As we approach a holiday that celebrates the charity of a native people to a refugees fleeing persecution, we would do well to consider our response to the plight of another set of refugees in the aftermath of terrorist attacks that slaughtered 129 innocents in Paris on Nov. 13.
"Let's stop worrying about people's rights." Sadly there are dozens of junctures in American history from which that shameful quote might spring. It could date as far back as 1798 when President Adams signed the Alien and Sedition Acts, making it illegal to criticize the U.S. government.
They worship at the high altar of football. They're everywhere. I don't give a fig about football, but the cult surrounds me. In the offseason, the devotees were stomping the floor over Tom Brady and a football's air pressure. They demanded to know my opinion on the matter. That I had none amazed them.
For most of us, Golden Triangle Regional Airport is a convenient alternative to flying out of Birmingham.
Some things just leave you speechless.
In the wake of the horrors in Paris, it only made sense to change the focus of Saturday night's Democratic debate from economic issues to national security, as CBS News did.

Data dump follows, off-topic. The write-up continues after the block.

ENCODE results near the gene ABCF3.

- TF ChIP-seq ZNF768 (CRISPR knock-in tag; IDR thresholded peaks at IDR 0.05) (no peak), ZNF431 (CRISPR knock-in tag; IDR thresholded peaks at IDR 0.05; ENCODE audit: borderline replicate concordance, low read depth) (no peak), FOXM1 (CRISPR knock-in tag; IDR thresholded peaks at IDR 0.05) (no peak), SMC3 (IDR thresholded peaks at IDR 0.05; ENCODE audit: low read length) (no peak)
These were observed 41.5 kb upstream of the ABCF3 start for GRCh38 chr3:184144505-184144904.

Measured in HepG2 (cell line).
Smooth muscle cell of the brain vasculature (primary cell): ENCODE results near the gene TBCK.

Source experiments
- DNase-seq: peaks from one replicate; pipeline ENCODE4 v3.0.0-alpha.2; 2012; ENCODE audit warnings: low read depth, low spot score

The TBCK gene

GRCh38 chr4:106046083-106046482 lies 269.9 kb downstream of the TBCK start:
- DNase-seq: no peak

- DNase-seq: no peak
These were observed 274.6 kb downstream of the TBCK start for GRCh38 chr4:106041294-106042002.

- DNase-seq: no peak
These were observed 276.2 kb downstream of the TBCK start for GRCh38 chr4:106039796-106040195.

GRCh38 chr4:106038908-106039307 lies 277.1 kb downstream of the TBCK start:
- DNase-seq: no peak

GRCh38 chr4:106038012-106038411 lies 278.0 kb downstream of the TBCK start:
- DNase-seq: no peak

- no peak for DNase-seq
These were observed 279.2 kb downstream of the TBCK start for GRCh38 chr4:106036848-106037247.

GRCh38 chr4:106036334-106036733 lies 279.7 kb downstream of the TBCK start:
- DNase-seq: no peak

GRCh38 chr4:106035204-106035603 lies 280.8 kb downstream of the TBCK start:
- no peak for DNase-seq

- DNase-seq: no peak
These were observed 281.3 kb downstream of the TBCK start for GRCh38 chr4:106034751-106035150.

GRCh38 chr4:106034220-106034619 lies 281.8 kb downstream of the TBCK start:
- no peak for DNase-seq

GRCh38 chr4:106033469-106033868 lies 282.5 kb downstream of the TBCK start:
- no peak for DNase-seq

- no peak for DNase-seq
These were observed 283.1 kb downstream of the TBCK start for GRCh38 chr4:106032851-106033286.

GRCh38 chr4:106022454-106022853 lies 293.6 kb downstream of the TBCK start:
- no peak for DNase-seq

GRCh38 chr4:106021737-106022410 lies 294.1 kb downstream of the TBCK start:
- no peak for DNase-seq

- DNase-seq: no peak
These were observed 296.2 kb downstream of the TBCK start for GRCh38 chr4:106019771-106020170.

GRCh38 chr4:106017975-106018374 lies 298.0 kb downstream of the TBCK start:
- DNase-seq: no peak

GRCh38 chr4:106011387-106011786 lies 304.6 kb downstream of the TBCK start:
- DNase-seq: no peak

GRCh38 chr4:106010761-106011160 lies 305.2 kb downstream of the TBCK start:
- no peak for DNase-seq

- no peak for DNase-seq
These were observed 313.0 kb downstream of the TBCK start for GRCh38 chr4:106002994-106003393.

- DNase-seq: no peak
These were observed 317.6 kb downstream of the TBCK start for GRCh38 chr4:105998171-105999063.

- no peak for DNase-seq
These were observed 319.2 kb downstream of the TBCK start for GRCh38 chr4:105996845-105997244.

It began with a career day presentation by a student at Starkville High School, soon became an online petition to demand the teacher of that class be returned to the classroom and today is the subject of an investigation by the Starkvile-Oktibbeha Consolidated School District.
Like most people, I'm thinking of the terrorist trauma in Paris, though with a somewhat different perspective.
Sometimes events happen that are so horrific, so shocking that we find it difficult to process. The Paris terrorist attacks, which left 129 dead, many more injured, and the rest of the world unnerved, is the most recent example.
Many French people referred to the January attacks on the offices of French satirical weekly Charlie Hebdo and other sites as their 9/11. As awful as that time was, it was not a 9/11.
Among the presidential candidates of the Republican Party and their foreign policy leaders on Capitol Hill the cry is almost universal: Barack Obama has no strategy for winning the war on ISIS.
I am in my quiet spot on this earth today, but thinking only of another place, another country, a good friend.
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